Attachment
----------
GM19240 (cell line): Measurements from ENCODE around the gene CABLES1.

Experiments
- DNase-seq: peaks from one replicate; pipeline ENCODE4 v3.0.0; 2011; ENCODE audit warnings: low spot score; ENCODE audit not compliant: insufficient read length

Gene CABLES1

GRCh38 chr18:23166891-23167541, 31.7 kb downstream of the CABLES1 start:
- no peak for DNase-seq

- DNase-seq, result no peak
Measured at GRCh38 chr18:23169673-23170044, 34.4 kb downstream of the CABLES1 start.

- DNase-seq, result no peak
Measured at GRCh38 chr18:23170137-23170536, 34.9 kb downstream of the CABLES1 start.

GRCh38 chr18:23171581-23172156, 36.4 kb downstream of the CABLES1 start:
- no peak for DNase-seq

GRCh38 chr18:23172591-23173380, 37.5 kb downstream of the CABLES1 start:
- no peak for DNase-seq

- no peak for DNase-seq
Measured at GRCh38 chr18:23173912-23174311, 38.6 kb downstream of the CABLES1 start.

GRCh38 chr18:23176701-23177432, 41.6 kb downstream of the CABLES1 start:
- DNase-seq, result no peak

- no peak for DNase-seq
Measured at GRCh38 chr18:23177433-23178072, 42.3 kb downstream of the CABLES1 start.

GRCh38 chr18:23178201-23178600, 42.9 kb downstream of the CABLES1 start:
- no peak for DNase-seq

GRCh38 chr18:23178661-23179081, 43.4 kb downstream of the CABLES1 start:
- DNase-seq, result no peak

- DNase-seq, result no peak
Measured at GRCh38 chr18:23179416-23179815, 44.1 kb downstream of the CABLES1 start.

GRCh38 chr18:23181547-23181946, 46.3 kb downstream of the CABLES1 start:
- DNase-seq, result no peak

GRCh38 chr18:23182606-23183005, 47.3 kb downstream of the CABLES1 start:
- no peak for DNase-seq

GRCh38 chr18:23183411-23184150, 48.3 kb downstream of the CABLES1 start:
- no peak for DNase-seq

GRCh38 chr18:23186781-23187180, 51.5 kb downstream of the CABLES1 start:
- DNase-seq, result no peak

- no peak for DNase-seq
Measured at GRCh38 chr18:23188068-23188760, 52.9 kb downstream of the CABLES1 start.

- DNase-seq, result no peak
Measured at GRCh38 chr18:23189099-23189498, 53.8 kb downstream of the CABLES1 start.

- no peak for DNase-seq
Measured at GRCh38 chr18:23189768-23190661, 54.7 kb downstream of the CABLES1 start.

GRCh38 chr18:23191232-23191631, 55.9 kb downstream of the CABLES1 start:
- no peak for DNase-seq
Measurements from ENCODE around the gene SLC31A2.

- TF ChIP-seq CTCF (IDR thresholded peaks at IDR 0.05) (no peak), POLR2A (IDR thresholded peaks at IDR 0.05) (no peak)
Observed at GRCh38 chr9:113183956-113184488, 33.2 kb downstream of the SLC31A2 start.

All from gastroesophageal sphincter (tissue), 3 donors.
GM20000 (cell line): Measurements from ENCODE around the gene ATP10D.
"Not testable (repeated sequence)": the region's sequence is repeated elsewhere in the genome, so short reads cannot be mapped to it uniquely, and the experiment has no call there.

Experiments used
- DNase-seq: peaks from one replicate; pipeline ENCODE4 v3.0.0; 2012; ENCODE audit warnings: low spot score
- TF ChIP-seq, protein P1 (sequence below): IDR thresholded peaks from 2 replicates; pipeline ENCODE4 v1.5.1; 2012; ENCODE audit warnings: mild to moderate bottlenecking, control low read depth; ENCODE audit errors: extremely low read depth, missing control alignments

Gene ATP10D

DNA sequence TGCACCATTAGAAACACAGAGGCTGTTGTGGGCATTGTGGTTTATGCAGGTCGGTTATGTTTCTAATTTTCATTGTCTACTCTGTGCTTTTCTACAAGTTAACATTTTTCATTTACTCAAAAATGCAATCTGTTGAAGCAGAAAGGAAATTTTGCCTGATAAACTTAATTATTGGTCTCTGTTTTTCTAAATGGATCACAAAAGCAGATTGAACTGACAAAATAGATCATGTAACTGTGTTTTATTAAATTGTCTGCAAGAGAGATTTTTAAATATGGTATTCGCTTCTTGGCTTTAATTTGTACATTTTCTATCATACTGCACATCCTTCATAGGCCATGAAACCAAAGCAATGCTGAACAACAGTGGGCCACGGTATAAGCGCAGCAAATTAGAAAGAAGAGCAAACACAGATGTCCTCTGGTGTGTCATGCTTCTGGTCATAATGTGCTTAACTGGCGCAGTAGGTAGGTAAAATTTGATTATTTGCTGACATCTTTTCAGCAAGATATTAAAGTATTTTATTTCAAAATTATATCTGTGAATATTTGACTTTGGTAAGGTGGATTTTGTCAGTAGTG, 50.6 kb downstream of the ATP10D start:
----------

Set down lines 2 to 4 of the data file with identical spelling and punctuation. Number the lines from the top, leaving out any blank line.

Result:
Experiments
- DNase-seq: peaks from one replicate; pipeline ENCODE4 v3.0.0; 2011; ENCODE audit warnings: low spot score; ENCODE audit not compliant: insufficient read length

Gene CABLES1